Angela Martin, a retired school teacher, was working as a substitute for the Worcester County public school system when she heard the call of the open road. Martin said that she always wanted to drive “over the road.” With her fiancé working as a carpenter with his commercial driver’s license (CDL), she came up with the idea to get her CDL so that they could travel and work together as a second career for both of them.
She called Wor-Wic to find out about financial assistance for truck driver training and was put in touch with the Lower Shore Workforce Alliance, who fully funded her coursework.
She completed the program in November of 2018, received her CDL and after working for another company and gaining experience, she and her fiancé bought their own truck and created their own company, Second Wind Transportation. They currently contract through the Armstrong Transport Group and work together as over-the-road drivers, driving long distance, being away for weeks at a time, and then home for a week or so.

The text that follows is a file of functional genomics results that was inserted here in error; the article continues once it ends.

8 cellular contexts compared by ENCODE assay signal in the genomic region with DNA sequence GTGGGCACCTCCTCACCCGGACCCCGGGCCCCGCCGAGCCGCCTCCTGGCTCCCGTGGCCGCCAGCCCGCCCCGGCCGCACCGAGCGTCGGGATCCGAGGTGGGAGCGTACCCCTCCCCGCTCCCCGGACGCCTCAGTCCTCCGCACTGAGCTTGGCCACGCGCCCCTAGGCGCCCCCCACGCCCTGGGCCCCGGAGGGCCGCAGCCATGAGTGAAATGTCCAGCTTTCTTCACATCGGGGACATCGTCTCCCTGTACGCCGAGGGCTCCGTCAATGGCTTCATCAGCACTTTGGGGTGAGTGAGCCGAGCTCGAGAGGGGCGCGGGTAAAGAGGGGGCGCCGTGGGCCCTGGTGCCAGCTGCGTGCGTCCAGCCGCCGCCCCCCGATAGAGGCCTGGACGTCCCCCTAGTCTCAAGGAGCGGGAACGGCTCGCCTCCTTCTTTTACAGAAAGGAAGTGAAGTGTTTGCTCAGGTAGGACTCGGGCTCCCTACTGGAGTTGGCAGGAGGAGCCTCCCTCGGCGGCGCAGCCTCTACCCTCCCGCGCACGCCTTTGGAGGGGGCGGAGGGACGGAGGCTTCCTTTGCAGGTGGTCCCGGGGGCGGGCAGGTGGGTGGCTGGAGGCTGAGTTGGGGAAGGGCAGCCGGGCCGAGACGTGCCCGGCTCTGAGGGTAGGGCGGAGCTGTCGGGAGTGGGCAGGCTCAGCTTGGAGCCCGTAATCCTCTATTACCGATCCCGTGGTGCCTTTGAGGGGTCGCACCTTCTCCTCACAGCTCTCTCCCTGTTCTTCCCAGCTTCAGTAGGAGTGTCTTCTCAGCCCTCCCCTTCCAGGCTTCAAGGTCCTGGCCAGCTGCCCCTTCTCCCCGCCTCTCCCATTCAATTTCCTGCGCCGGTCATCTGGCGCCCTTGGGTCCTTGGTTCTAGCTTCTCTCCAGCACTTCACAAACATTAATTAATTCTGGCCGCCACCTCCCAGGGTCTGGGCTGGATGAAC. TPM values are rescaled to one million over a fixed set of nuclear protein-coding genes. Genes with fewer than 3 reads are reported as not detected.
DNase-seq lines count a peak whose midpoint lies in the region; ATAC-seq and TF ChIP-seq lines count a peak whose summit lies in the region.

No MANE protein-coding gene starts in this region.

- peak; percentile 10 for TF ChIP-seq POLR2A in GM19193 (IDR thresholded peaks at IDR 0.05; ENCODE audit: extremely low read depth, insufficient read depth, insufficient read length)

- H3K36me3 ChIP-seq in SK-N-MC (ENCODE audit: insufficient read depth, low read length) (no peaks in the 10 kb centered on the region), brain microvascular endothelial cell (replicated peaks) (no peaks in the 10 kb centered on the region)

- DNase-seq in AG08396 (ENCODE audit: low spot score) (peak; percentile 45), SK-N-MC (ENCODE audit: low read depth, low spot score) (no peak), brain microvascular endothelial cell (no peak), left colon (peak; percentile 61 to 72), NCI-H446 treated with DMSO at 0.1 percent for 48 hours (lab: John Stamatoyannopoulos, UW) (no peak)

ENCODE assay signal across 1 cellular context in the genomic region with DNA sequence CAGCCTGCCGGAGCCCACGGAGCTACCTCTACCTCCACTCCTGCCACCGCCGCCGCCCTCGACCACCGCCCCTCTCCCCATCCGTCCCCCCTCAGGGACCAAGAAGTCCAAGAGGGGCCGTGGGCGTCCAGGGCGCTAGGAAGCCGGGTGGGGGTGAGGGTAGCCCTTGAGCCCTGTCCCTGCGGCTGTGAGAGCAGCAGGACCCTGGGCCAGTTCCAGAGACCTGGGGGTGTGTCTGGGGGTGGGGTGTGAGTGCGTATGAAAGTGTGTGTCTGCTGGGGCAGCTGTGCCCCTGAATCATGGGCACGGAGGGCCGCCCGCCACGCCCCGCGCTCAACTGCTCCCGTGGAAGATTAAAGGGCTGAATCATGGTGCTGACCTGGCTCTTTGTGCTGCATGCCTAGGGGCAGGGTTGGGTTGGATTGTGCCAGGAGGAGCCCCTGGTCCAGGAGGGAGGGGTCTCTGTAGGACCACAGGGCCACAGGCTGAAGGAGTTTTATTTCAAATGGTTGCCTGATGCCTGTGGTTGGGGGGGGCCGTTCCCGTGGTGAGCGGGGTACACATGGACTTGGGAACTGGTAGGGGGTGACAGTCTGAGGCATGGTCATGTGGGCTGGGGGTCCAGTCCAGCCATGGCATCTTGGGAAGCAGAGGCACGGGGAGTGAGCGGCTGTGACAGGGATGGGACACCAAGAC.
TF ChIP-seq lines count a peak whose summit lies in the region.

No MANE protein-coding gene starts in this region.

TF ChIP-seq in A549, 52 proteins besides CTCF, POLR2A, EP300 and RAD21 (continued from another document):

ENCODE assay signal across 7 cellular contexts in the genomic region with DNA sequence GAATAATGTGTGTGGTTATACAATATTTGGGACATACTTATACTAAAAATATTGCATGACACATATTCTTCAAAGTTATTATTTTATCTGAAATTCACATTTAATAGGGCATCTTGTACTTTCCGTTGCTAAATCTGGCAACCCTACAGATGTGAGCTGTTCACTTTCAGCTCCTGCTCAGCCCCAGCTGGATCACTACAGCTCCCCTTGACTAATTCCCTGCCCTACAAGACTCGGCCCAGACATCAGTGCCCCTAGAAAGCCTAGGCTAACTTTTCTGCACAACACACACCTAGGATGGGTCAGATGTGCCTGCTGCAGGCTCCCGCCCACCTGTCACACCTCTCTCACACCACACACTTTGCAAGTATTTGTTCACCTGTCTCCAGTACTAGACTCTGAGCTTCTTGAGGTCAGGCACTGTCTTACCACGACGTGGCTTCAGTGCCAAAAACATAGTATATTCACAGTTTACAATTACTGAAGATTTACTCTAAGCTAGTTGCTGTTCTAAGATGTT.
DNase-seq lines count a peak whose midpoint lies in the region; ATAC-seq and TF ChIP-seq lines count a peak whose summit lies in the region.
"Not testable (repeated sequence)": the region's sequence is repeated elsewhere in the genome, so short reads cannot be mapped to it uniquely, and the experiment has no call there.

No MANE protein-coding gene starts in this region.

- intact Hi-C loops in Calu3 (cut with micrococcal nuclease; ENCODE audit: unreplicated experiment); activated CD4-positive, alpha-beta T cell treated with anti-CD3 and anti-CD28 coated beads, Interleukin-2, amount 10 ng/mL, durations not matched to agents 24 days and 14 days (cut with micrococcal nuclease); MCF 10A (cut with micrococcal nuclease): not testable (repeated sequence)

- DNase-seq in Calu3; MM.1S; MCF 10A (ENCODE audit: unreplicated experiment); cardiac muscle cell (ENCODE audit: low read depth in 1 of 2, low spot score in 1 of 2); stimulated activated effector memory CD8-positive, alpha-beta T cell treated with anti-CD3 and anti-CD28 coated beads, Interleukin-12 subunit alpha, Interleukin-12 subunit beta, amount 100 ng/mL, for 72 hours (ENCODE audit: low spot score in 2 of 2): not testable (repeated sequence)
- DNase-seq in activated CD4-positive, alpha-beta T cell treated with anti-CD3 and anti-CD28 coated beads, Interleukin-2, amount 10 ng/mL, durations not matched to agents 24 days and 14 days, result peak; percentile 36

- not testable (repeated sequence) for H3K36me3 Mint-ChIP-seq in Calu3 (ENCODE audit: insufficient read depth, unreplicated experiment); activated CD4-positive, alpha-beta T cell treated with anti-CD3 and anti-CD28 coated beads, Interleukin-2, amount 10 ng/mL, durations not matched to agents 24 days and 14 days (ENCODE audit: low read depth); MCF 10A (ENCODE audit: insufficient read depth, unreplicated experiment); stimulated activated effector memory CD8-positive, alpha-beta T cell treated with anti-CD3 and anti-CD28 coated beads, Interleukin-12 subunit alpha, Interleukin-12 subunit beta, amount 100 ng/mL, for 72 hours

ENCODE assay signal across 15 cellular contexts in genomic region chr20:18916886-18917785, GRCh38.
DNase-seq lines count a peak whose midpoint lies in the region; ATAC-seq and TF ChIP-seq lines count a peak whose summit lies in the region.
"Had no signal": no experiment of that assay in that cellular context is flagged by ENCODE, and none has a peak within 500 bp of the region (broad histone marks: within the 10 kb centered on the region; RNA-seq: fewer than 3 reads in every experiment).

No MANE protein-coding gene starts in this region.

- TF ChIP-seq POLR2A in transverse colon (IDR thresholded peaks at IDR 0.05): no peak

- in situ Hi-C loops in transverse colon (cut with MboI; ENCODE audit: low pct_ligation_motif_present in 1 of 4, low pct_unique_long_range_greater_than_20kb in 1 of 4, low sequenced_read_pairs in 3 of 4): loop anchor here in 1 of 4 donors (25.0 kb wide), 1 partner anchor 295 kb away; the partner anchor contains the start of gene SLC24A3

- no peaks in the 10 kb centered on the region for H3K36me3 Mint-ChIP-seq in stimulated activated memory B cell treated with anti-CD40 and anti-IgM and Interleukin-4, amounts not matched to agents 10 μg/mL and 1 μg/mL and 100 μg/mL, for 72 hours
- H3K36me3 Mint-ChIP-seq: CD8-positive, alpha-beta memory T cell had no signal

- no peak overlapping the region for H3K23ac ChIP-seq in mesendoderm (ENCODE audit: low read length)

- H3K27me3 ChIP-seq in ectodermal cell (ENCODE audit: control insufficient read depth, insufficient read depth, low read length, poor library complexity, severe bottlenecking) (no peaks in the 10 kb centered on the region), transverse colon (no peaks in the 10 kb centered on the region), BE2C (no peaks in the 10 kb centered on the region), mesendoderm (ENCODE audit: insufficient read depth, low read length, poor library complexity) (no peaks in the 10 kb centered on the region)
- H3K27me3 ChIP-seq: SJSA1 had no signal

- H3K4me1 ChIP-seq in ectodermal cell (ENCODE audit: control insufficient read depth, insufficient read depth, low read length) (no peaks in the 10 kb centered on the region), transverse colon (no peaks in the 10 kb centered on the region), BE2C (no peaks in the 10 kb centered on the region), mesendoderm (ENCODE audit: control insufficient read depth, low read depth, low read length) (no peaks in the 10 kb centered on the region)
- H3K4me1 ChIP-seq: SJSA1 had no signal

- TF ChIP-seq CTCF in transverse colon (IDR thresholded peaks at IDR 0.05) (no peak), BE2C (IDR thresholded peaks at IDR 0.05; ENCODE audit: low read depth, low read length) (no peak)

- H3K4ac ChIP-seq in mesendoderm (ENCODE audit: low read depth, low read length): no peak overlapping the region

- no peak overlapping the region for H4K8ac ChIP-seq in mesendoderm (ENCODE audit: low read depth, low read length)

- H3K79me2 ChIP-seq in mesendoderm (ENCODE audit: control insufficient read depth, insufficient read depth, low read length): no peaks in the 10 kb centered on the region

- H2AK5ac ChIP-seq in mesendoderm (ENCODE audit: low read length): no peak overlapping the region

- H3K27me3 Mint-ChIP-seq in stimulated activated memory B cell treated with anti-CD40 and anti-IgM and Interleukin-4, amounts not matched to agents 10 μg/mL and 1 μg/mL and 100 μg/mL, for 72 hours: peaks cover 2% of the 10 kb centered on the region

Eventually, she would like to get her own operating authority through the Maryland Department of Transportation so that she can handle her own loads without contracting through another company. It would mean more responsibility, but also more money.
“I love it,” Martin said. “We work together, so I don’t miss him. My kids are grown up, so it’s just us on the road, being our own bosses.”
They used to pick up loads of medical machinery, such as MRI machines, CT scanners and coagulation machines, to take to trade shows at convention centers or deliver to customers who ordered them. Once the pandemic hit, most of the shows shut down, so now they are hauling loads of hand sanitizer and disinfectant wipes across the country. One hardship they have encountered is that many truck stops were closed to everything but fuel – no open restrooms or food being available. “Thankfully, a lot of the weigh stations gave out food,” said Martin. “And we were lucky to run into one family at a rest stop that was handing out sandwiches to the truckers. It was also nice to see ‘Thank you truckers’ banners hanging from overpasses as we drove along.”
Martin said she chose Wor-Wic for training because it was convenient to her home in Berlin and that two of her children had positive experiences as students at Wor-Wic. “The course was only eight weeks long and it was really nice that the instructor went with me to the Motor Vehicle Administration to take the test to get my license,” she said. “WorWic and the Lower Shore Workforce Alliance truly launched this second career for me. I am so appreciative.”
For more information on truck driver training and possible financial assistance, call the continuing education division at 410-334-2815.